Last year we witnessed significant structural change in housing demand. Transactions for investment purposes dominated in 2014-2016. The shortage of rental housing and solid yields built an attractive investment case. These buyers often used their own funds for residential real estate purchases, thus just a third of total transactions were sealed with an involvement of a bank. However, at the beginning of 2017 rental market filled up and rents started to drop. From then on the major share of buyers in the market are households buying real estate for themselves to live and entering transaction with the banking credit support. This could be illustrated by the rally of housing loans, which started in 2016 and has been gathering momentum ever since.

The latter developments sustained market inertia and residential real estate prices in Lithuania still grew by 7.0 % y/y in 2017. However, we believe it should decelerate gradually towards 2-4 % in 2018-2019 given weakening residential real estate demand, significant number of unsold new flats on the market and optimistic housing development plans of construction companies.

Years ahead

Lithuanian economy is expected to proceed with relatively strong performance in coming years. Country’s GDP should grow by 3.3 % this year and is forecasted to decelerate slightly to 3 % in 2019-2020. Domestic consumption will remain among the key drivers as inflation is expected to ease and labour market imbalances program the persisting rapid growth of households’ income. External drivers will also remain vivid, given expected positive trends in the major exports markets. However, it will grow at a slower pace due to unfavourable base effect, Brexit contagion and possible side effects from bubbling Scandinavian real estate sector. Investment processes within the country will be fostered by more intensive assimilation of the EU funds and by the planned marked injection of foreign direct investments. Such prominent names as Continental, Hella, ROL STATGA, Hollister, AL-KO Vehicle Technology, SCHUCO, Sentiance, have written memorandums last year and will start creating new or transfer existing business lines to Lithuania in 2018 already.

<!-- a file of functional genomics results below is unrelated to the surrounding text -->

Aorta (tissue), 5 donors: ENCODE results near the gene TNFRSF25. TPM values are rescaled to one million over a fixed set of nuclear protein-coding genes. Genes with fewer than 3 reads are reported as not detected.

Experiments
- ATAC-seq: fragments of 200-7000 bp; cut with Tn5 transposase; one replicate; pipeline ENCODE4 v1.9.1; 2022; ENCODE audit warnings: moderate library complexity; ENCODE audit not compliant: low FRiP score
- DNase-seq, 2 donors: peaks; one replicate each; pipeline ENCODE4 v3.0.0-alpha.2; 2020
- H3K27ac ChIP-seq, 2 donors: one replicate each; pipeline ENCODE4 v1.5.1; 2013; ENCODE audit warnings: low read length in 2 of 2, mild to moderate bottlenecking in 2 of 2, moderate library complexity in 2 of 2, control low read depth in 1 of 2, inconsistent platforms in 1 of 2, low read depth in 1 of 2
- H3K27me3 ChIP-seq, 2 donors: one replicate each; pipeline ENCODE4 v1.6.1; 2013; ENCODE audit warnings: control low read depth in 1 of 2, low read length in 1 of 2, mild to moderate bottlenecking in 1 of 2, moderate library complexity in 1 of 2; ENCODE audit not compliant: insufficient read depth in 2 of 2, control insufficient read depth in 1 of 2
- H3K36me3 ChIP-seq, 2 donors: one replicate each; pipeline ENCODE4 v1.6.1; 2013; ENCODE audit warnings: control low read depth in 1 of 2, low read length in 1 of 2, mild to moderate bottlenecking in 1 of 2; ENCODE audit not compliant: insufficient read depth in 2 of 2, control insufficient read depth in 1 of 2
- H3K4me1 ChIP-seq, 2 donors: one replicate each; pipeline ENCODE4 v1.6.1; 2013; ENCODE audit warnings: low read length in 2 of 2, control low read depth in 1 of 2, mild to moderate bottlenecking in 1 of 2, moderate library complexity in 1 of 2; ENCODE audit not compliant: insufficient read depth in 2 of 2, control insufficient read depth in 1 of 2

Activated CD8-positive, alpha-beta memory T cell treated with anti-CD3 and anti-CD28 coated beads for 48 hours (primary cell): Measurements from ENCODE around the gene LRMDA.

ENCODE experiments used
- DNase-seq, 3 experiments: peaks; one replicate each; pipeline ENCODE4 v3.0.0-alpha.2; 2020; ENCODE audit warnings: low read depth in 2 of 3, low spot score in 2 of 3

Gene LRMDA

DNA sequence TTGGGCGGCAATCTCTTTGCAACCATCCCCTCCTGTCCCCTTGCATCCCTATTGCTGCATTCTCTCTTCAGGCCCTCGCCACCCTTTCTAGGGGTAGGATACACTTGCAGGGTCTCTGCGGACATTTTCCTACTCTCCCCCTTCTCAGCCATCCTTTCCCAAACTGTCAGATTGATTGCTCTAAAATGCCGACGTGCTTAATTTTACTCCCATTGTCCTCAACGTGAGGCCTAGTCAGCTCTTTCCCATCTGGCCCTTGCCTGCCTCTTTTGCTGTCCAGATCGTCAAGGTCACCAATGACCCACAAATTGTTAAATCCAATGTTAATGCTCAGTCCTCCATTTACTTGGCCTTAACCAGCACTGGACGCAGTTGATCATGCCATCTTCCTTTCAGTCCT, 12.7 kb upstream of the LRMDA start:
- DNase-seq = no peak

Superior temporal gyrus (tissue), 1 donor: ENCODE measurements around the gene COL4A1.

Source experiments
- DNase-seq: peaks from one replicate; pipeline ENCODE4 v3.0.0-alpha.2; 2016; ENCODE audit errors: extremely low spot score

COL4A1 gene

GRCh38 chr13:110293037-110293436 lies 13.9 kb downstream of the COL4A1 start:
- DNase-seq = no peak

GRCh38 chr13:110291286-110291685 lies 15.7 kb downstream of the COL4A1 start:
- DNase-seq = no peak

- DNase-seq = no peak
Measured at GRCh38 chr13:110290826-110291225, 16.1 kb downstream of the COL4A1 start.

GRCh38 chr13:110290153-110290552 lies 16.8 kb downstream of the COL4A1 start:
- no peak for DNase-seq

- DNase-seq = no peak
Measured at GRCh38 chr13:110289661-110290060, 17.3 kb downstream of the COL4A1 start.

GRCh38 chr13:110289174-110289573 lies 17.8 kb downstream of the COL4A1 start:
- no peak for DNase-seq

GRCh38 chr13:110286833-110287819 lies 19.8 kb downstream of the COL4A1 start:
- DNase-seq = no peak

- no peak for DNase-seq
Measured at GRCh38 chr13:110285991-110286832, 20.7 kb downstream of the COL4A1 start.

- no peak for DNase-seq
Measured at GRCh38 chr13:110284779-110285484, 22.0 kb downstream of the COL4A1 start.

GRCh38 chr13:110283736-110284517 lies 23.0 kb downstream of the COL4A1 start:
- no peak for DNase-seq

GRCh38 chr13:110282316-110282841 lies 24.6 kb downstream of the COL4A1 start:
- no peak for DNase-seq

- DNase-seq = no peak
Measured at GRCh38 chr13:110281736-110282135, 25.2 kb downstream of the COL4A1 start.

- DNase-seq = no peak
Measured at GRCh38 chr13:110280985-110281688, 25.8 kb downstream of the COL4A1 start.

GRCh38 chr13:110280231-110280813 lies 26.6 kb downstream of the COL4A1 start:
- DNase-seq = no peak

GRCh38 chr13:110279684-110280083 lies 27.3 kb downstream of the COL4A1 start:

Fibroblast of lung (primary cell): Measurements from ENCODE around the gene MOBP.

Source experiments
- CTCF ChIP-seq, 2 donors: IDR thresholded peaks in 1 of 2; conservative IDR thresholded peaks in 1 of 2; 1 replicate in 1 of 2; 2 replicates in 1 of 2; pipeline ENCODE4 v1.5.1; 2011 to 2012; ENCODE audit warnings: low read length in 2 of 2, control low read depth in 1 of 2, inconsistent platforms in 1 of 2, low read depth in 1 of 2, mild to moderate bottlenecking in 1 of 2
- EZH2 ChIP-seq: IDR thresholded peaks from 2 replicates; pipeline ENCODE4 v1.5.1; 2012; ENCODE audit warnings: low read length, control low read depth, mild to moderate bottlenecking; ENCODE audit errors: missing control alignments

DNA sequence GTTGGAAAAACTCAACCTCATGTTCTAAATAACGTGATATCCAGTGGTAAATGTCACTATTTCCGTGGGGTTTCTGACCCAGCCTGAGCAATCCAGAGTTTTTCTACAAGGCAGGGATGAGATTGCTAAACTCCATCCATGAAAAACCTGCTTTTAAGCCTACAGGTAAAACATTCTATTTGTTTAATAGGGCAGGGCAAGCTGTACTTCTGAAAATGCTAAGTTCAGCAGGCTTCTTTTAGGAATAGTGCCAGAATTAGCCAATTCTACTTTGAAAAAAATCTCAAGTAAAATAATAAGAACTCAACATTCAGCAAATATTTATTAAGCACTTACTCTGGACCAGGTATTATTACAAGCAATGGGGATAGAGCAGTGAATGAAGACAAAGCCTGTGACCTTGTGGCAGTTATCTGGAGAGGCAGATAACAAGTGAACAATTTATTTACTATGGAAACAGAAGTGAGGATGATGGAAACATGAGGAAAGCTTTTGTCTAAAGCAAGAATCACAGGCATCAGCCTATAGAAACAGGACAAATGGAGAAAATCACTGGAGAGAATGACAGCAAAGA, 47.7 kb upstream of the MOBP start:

Lithuanian macroeconomic indicators

  2015 2016 2017E 2018F 2019F
Real GDP, % y/y 2.0 2.3 3.8 3.3 3.0
Real consumption expenditure of households, % y/y 4.0 4.9 3.9 4.0 3.8
Average annual inflation, % -0.7 0.7 3.7 2.5 2.8
Gross monthly wages, % y/y 5.9 8.7 7.5 6.0 8.0
Housing price index, % y/y 3.3 9.5 7.0 4.0 2.0
Unemployment rate, % 8.9 7.5 7.1 6.8 6.5
General government budget balance, % of GDP -0.2 0.3 0.7 1.0 0.5

Note: E - estimate, F - forecast | Source: Eurostat, Luminor

Žygimantas Mauricas
Chief Economist

Indrė Genytė-Pikčienė
Chief Analyst